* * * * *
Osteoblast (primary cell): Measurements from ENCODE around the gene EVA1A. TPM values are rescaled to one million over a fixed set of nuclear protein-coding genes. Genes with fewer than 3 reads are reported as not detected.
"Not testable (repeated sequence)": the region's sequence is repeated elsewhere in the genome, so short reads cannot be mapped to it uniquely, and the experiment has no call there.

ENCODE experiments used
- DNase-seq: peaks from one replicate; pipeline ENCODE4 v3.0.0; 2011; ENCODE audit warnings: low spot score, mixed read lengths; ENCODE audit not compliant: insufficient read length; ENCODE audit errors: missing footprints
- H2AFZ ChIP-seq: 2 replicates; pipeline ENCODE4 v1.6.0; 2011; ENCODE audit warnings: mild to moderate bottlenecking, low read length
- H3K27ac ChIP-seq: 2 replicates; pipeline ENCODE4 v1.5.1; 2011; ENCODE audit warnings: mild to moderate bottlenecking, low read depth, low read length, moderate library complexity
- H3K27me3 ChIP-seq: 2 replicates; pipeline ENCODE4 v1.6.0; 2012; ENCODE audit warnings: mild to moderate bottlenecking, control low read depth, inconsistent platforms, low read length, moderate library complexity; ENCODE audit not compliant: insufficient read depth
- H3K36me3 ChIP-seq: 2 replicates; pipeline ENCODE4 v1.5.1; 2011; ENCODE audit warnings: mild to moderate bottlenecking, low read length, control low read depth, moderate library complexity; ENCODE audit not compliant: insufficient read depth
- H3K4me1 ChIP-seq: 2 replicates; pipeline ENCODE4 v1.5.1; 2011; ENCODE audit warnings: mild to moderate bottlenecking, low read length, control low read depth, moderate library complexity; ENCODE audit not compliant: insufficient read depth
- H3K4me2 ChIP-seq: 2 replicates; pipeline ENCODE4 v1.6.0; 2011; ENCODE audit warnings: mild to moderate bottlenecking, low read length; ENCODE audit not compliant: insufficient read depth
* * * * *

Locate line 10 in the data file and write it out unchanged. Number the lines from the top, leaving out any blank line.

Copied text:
- H3K4me2 ChIP-seq: 2 replicates; pipeline ENCODE4 v1.6.0; 2011; ENCODE audit warnings: mild to moderate bottlenecking, low read length; ENCODE audit not compliant: insufficient read depth